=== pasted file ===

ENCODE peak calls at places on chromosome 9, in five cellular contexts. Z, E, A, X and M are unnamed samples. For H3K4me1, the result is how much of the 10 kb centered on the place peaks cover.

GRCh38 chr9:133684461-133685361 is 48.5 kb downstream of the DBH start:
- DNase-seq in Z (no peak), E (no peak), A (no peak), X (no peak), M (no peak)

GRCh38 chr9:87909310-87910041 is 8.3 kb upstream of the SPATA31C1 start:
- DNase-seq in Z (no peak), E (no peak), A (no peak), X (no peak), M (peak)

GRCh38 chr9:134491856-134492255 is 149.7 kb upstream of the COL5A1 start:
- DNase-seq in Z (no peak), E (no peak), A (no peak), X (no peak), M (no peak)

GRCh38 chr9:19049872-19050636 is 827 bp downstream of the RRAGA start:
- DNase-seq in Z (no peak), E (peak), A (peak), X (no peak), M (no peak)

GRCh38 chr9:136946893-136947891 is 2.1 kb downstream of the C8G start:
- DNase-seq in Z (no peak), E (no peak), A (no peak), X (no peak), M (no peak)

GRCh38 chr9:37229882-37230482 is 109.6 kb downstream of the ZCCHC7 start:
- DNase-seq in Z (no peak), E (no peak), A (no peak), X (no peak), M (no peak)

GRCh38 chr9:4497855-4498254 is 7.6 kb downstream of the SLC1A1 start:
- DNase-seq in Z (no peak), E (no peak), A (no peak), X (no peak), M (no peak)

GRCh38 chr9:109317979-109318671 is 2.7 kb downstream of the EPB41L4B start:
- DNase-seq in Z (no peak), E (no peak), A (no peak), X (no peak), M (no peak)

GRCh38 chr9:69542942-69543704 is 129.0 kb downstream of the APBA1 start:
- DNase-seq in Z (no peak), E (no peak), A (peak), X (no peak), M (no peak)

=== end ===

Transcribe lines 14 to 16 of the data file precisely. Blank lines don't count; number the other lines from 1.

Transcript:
GRCh38 chr9:4497855-4498254 is 7.6 kb downstream of the SLC1A1 start:
- DNase-seq in Z (no peak), E (no peak), A (no peak), X (no peak), M (no peak)

GRCh38 chr9:109317979-109318671 is 2.7 kb downstream of the EPB41L4B start: